Destination Known

Photo Credit: Scott M. Graves
Scott M. Graves is Founder of M the Media Project and SMGraves Associates.  As contributing writer to M, he writes under the series Politics, Done Local and Democratic Capitalism in addition to Essays from An Artist.  He is host of SMG’s ‘Are We Here Yet?’ and On the Rocks Politica Podcasts.

His work at SMGraves Associates focuses on building value in real property by considering the commercial and social ecosystems that play out within our built environments.  Community Development that seeks to build pride in place and create economic opportunity for more citizens of our cities and towns.  He is managing Partner of Exponential Property Investment Co-Operative.

A recent post on the local Facebook group, Gardner, MA-What’s Going On? Ask the question, ‘What does Gardner MA need to do to make it a destination city?

The term ‘destination city’ has entered our modern lexicon only recently.  Generally, it refers to a community that may contain any number of positive economic and cultural characteristics that make it attractive to both local residents and visitors from far and wide. To be a destination city these days means your community is a place people want to visit, transact business in and maybe even dream of living in.

But what makes for a destination city?  How do they develop?  Why would we want to be a destination city?

I’m writing to you right now from the HULA co-working center along the banks of Lake Champlain in Burlington, VT.  This section of town along with the entirety of the city contains countless features, developed over the last 40 years that make this community a true destination.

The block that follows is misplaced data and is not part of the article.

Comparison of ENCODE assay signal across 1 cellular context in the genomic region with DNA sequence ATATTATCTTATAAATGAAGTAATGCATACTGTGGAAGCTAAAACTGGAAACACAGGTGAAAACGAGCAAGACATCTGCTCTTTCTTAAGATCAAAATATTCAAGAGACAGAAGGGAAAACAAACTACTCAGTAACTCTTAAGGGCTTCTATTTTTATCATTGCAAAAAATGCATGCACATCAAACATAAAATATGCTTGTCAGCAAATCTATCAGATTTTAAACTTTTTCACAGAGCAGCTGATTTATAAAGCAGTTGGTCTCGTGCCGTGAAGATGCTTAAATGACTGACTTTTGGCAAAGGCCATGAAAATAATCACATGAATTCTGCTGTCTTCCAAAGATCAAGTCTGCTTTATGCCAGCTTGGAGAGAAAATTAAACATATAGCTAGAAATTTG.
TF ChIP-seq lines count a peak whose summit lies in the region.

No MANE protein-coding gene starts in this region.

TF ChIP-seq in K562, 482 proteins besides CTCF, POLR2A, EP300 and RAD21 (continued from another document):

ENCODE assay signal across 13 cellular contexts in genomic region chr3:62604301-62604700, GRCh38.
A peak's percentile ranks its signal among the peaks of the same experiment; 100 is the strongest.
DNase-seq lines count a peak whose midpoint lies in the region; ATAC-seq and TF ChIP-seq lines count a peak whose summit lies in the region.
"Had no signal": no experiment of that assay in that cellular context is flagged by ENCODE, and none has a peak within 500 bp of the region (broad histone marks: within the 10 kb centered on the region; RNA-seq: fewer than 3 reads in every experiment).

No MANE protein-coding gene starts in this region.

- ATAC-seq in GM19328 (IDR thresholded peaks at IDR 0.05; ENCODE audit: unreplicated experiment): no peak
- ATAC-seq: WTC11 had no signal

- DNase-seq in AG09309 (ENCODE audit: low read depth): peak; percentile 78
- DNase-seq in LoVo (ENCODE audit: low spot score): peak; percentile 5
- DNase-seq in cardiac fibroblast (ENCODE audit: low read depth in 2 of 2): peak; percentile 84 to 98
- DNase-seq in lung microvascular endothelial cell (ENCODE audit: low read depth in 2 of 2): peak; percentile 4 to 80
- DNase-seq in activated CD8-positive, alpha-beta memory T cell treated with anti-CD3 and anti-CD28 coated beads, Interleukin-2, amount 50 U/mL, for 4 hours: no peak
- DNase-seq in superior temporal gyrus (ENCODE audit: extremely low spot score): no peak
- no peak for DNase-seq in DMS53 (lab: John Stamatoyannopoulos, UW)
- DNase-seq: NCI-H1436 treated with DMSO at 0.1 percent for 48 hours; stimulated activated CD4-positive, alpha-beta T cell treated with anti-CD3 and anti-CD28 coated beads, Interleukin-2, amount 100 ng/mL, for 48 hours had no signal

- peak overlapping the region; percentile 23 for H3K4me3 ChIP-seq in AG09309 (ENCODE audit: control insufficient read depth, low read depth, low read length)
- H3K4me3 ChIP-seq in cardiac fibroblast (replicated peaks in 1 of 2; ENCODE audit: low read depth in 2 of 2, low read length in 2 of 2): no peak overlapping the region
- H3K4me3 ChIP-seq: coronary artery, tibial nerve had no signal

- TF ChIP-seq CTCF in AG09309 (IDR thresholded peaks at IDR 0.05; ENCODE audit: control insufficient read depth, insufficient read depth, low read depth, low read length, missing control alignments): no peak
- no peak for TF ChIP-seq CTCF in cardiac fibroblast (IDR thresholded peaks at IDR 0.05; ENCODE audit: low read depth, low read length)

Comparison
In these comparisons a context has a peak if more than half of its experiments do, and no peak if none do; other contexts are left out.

Learn about Burlington’s transformation under CEDO director Bruce Seifer on SMG’s ‘Are We Here Yet?’ Podcast.

I’m here for a conference and each time I come back to Burlington I’m struck by several key factors that make this a dynamic environment.

  1. Work with what you got. Burlington has some incredible natural assets.  No less than a stunning view of the Adirondack Mountains across the 6th largest lake in the United States. But how can our city compete with that? You ask?  There are countless examples.  Closer to home, who amongst us would have said 30 years ago, ‘Let’s hang out at the mills and learn about industry,’ and spend all day in museums, art centers and restaurants in downtown Lowell, MA? Burlington spent considerable attention on integrating its natural, economic and human assets.  40 years on, it shows.
  2. Who are the People in your neighborhood? Much of what works in a destination city happens because local leadership is constantly ensuring that citizens are heard, and neighborhood responsive solutions are sought and executed in the marketplace. Neighborhood Planning Committees, robust public comment mechanisms and a high percentage of engaged citizens.  These are just three precepts of a community that is actively developing itself according to the needs and desires of its people.  People responsive communities attract and retain, you guessed it, people.  How would you rate your community on this measure?